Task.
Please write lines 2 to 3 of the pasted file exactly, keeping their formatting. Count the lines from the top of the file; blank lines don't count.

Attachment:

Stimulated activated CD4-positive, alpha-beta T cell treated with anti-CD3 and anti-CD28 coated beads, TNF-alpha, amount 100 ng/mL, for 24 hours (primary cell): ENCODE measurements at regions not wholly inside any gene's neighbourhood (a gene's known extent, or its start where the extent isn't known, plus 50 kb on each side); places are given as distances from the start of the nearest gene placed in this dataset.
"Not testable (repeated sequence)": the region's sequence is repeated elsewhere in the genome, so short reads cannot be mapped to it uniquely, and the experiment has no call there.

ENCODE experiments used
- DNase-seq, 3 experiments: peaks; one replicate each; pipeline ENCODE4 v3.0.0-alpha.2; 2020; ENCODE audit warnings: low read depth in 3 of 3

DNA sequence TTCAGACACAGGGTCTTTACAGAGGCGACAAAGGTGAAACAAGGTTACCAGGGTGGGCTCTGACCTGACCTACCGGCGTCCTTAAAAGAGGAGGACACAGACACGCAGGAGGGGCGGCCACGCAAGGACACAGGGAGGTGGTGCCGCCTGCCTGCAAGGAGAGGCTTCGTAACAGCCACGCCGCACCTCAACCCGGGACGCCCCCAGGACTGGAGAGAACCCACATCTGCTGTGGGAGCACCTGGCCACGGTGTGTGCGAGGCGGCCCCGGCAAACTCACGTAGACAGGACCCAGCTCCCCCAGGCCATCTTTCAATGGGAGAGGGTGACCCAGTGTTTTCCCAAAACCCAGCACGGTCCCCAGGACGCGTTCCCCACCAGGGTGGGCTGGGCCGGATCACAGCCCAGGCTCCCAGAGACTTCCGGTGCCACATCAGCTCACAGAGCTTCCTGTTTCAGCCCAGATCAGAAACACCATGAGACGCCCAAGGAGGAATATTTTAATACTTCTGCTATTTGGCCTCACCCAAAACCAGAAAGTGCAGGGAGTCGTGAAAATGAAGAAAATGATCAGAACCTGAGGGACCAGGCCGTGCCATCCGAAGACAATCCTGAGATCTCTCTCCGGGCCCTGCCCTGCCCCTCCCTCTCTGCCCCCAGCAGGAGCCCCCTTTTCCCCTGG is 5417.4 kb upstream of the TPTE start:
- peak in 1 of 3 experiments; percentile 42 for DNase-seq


"Not testable (repeated sequence)": the region's sequence is repeated elsewhere in the genome, so short reads cannot be mapped to it uniquely, and the experiment has no call there.

ENCODE experiments used